A prison in Pohang, South Korea has begun its first field trial of the world’s first robotic prison guards – roving, autonomous patrols that vaguely resemble a cross between Johnny 5 and a Zamboni. Equipped with 3D depth cameras, a two-way wireless communication system, and software capable of recognizing certain human behavior patterns, the 5-foot-tall bots keep a cycloptic eye out for trouble while patrolling the corridors of the prison block. The “guard” is designed to conduct self-directed patrols, guided by navigation tags located along corridor ceilings, but is supervised by a human guard and may be controlled via iPad. The pattern recognition algorithms focus on behavior that signals trouble and can alert controllers. In emergency scenarios, such as an impending suicide attempt, assault, or arson, correctional officers may respond. If the situation is less dire, two-way cameras and microphones can allow control center guards to communicate directly with restive prisoners, heading off an escalation in hijinks. At the moment, the design of the robot itself does not incorporate any features that would involve physical interaction with prisoners, alleviating previous reservations of inmates, who seemed concerned with the possibility of being roughly handled by the machines.
The robot was developed by the Asian Forum for Corrections in concert with the Electronics and Telecommunications Research Institute and manufacturer SMEC and costs 1 billion Korean won, or about $879,000 per unit. Steep price tag notwithstanding, prison authorities are optimistic that, if effective, the robots will eventually result in a cutting of labor costs. With over 10.1 million people incarcerated worldwide, they see the implementation of robotic guards as the future of penal institution security. “The purpose of developing this kind of robot is to secure prisoners’ life and safety and decrease the workload of correctional officers in a poor working environment,” said AFC Chairman Lee Baik Chul in an interview with Reuters. For their part, the designers say that the next step would be to incorporate functionality capable of conducting body searches, though they admit that this is still a ways off – presumably to sighs of relief from prisoners.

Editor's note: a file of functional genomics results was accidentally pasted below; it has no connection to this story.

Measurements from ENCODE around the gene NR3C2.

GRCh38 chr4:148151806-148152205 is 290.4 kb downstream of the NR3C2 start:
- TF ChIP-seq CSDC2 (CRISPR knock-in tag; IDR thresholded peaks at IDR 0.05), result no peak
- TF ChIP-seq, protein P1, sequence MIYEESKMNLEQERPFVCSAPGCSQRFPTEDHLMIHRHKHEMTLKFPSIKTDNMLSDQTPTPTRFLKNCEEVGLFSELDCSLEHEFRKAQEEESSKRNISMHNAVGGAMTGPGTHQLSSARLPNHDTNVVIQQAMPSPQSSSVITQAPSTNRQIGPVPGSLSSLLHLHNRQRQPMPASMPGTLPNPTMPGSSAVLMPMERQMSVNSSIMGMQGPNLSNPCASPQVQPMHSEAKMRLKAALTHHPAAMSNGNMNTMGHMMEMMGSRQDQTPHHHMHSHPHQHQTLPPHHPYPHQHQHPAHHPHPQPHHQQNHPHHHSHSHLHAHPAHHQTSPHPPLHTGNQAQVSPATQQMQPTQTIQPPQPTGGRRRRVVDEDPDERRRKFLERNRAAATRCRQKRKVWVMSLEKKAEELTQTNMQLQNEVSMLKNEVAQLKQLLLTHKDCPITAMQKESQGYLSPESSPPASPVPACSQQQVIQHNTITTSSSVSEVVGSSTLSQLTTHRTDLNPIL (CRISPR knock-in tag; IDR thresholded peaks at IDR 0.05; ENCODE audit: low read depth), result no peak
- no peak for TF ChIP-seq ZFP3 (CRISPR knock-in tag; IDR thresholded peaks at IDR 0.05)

The project, which was first publicized last November, was organized by South Korea’s Ministry of Knowledge Economy, which has been investing heavily in robotic development. In February, the MKE stated that the Korean robot market had grown by 75 percent over the previous two years, citing its present value at 1.78 trillion won or $1.56 billion. In 2010, following the escalation in tensions between itself and neighboring North Korea, South Korea deployed a number of armed sentry robots along the Demilitarized Zone at the 38th parallel, the border between the two countries. Robots have also been used in education as English-speaking teaching assistants, and private firms in the country hope to begin selling robots that aid in elder care before the end of the decade. The ministry said it will continue its efforts to boost robot demand both locally and abroad by investing 22.4 billion won this year.
Video credit: Reuters
- Meet the game-changing pitching robot that can perfectly mimic any human throw
- Finishing touch: How scientists are giving robots humanlike tactile senses
- The future of automation: Robots are coming, but they won’t take your job
- Evolving, self-replicating robots are here — but don’t worry about an uprising
- Meet the Xenobots: Living, biological machines that could revolutionize robotics